The sea of red swayed. Hands stretched up and out. Feet moved that for the moment had kicked themselves free of heels high and colorful. Music throbbed and women laughed.
Despite appearances, this was serious business. More than 300 women, mostly African-American, arrived in church buses, car pools or alone from around the Tampa Bay area to learn how to save lives — their own and others in the community.
At the end of last weekend's session, they learned that as black women, they are at a high risk for cardiovascular disease and death. Higher than white women. And they would have left with plenty of information to help them lessen that risk.
Saturday's gathering at the Hilton at Carillon Park in St. Petersburg was the fifth organized by the American Heart Association, the American Stroke Association and local black nurses.
The program is designed to tap into the spirituality of those who attend and get them to associate biblical teachings with the care of their bodies. This year's gathering was the largest yet for the annual Heart and Spirit of a Woman Conference. That's because more people were invited to get involved this year, said Evelyn C. Gardner, recently retired as chair of nursing at P-Tech in St. Petersburg.
"The approach we used was to go across the bridge,'' she said, referring to the joint effort incorporating the St. Petersburg, Tampa Bay and Clearwater-Largo chapters of the National Black Nurses Association.
Gardner is an evangelist of sorts, spreading news about prevention of cardiovascular disease and trying to get men and women to address risk factors such as smoking, obesity and diabetes.
"Forty percent of African-American women aged 20 and over have some form of cardiovascular disease, but the good news is it can be prevented,'' she said. "I'm out there almost every weekend of the month doing health fairs throughout the community. We recognize that we have not put a dent in any of these risk factors. I don't know what it's going to take, but we will not stop trying.''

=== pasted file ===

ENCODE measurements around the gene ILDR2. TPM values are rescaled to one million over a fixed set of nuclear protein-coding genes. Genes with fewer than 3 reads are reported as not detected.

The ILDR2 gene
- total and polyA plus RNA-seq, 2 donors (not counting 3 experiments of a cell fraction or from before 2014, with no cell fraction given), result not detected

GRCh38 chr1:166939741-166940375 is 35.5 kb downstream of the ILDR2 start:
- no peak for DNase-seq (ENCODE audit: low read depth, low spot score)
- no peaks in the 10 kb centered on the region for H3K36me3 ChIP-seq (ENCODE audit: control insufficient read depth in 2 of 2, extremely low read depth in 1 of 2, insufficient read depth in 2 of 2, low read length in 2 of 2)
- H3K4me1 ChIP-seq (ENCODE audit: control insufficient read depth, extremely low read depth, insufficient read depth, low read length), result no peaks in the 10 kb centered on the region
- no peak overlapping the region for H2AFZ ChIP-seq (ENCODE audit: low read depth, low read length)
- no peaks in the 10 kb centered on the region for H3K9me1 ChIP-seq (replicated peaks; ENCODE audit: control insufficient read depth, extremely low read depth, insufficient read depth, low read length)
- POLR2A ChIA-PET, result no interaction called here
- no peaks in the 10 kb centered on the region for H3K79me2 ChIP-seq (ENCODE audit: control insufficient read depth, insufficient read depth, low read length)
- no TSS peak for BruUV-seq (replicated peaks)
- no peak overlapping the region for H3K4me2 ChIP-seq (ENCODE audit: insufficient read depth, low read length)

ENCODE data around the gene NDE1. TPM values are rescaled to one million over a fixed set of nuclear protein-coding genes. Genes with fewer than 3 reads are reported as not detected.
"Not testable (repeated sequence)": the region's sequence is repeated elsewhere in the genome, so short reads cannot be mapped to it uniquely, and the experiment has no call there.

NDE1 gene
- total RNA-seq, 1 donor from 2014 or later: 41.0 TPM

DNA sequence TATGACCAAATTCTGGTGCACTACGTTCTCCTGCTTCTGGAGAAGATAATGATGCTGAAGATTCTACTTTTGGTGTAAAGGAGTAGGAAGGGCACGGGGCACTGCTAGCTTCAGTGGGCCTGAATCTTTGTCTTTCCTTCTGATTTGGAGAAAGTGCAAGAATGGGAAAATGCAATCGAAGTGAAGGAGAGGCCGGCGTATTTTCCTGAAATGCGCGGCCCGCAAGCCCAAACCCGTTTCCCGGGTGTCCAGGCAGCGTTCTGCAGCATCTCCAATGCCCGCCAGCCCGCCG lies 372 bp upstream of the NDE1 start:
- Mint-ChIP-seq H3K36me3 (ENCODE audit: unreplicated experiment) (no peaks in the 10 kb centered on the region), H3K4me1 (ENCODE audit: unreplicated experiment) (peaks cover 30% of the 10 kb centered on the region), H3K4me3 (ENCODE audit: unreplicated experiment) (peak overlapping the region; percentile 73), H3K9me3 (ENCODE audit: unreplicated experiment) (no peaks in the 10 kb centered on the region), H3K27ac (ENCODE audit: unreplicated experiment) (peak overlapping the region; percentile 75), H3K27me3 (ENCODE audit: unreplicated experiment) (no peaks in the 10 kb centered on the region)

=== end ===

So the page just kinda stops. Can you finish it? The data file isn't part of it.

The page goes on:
Saturday morning, other professionals like Gardner shared their knowledge about medicines, exercise and nutrition with the hundreds of women filling the hotel ballroom. Almost everyone sported something red, the color of the American Heart Association's campaign to encourage women to reduce their risk of heart disease.
Janie McGrew, a nurse at Bay Pines VA Medical Center, was there as an unpaid "stroke ambassador.'' She set up a table with information about strokes and grabbed anyone who glanced her way. Her father had a debilitating stroke, she said, one of the reasons she is committed to her mission. "I just believe in it so much,'' she said. "I take it to the churches. I do it at family reunions. I do a lot at my hospital. This has been one of the most rewarding things I've done.''
Natasha Walker, a certified personal trainer, dispensed advice about exercise and nutrition.
"You can break the cycle. We set the tone with what is served in our homes,'' she told the women before urging them out of their chairs for a spot of exercise.
Gardner is hopeful that everyone returned home with a new resolve.
"I hope that they will be proactive in their own health care, take the message back to their different chapters and their communities and their churches, their neighborhoods and talk about how we can help decrease the devastating disease of heart disease and stroke,'' she said.
Waveney Ann Moore can be reached at firstname.lastname@example.org or (727) 892-2283.